production "Stupid and deceitful," and then tore it down the
middle.

Last in the pile of single-leaved devoirs, I found one of several
sheets, neatly written out and stitched together; I knew the
hand, and scarcely needed the evidence of the signature "Frances
Evans Henri" to confirm my conjecture as to the writer's
identity.

Night was my usual time for correcting devoirs, and my own room
the usual scene of such task--task most onerous hitherto; and it
seemed strange to me to feel rising within me an incipient sense
of interest, as I snuffed the candle and addressed myself to the
perusal of the poor teacher's manuscript.

"Now," thought I, "I shall see a glimpse of what she really is; I
shall get an idea of the nature and extent of her powers; not
that she can be expected to express herself well in a foreign
tongue, but still, if she has any mind, here will be a reflection
of it."

The narrative commenced by a description of a Saxon peasant's
hut, situated within the confines of a great, leafless, winter
forest; it represented an evening in December; flakes of snow
were falling, and the herdsman foretold a heavy storm; he
summoned his wife to aid him in collecting their flock, roaming
far away on the pastoral banks of the Thone; he warns her that it
will be late ere they return. The good woman is reluctant to
quit her occupation of baking cakes for the evening meal; but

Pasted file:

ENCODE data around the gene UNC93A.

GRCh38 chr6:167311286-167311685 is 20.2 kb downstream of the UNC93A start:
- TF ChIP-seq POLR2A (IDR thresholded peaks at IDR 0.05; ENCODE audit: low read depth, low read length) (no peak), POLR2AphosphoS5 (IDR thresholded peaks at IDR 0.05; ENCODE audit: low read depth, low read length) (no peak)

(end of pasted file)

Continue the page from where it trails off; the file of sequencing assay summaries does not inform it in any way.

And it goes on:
acknowledging the primary importance of securing the herds and
flocks, she puts on her sheep-skin mantle; and, addressing a
stranger who rests half reclined on a bed of rushes near the
hearth, bids him mind the bread till her return.

"Take care, young man," she continues, "that you fasten the door
well after us; and, above all, open to none in our absence;
whatever sound you hear, stir not, and look not out. The night
will soon fall; this forest is most wild and lonely; strange
noises are often heard therein after sunset; wolves haunt these
glades, and Danish warriors infest the country; worse things are
talked of; you might chance to hear, as it were, a child cry, and
on opening the door to afford it succour, a greet black bull, or
a shadowy goblin dog, might rush over the threshold; or, more
awful still, if something flapped, as with wings, against the
lattice, and then a raven or a white dove flew in and settled on
the hearth, such a visitor would be a sure sign of misfortune to
the house; therefore, heed my advice, and lift the latchet for
nothing.

Her husband calls her away, both depart. The stranger, left
alone, listens awhile to the muffled snow-wind, the remote,
swollen sound of the river, and then he speaks.

"It is Christmas Eve," says he, "I mark the date; here I sit
alone on a rude couch of rushes, sheltered by the thatch of a
herdsman's hut; I, whose inheritance was a kingdom, owe my
night's harbourage to a poor serf; my throne is usurped, my crown
presses the brow of an invader; I have no friends; my troops
wander broken in the hills of Wales; reckless robbers spoil my
country; my subjects lie prostrate, their breasts crushed by the
heel of the brutal Dane. Fate! thou hast done thy worst, and now
thou standest before me resting thy hand on thy blunted blade.
Ay; I see thine eye confront mine and demand why I still live,
why I still hope. Pagan demon, I credit not thine omnipotence,
and so cannot succumb to thy power. My God, whose Son, as on